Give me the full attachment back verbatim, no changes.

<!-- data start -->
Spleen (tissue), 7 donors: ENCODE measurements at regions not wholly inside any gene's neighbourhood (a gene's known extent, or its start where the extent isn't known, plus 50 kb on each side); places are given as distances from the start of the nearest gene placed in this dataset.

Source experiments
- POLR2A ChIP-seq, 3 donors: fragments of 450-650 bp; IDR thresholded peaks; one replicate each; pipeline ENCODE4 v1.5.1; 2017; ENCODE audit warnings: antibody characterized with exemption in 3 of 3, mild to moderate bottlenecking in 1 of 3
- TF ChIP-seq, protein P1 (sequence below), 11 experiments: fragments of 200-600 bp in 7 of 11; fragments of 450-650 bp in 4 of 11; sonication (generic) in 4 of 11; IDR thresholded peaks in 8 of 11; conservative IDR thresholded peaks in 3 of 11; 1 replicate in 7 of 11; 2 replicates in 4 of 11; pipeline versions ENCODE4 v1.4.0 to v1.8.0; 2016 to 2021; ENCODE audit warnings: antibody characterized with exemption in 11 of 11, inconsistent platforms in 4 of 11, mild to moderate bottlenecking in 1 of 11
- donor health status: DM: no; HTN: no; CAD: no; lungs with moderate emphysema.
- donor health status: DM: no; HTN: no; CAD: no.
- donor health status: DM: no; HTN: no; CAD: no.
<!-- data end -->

Spleen (tissue), 7 donors: ENCODE measurements at regions not wholly inside any gene's neighbourhood (a gene's known extent, or its start where the extent isn't known, plus 50 kb on each side); places are given as distances from the start of the nearest gene placed in this dataset.

Source experiments
- POLR2A ChIP-seq, 3 donors: fragments of 450-650 bp; IDR thresholded peaks; one replicate each; pipeline ENCODE4 v1.5.1; 2017; ENCODE audit warnings: antibody characterized with exemption in 3 of 3, mild to moderate bottlenecking in 1 of 3
- TF ChIP-seq, protein P1 (sequence below), 11 experiments: fragments of 200-600 bp in 7 of 11; fragments of 450-650 bp in 4 of 11; sonication (generic) in 4 of 11; IDR thresholded peaks in 8 of 11; conservative IDR thresholded peaks in 3 of 11; 1 replicate in 7 of 11; 2 replicates in 4 of 11; pipeline versions ENCODE4 v1.4.0 to v1.8.0; 2016 to 2021; ENCODE audit warnings: antibody characterized with exemption in 11 of 11, inconsistent platforms in 4 of 11, mild to moderate bottlenecking in 1 of 11
- donor health status: DM: no; HTN: no; CAD: no; lungs with moderate emphysema.
- donor health status: DM: no; HTN: no; CAD: no.
- donor health status: DM: no; HTN: no; CAD: no.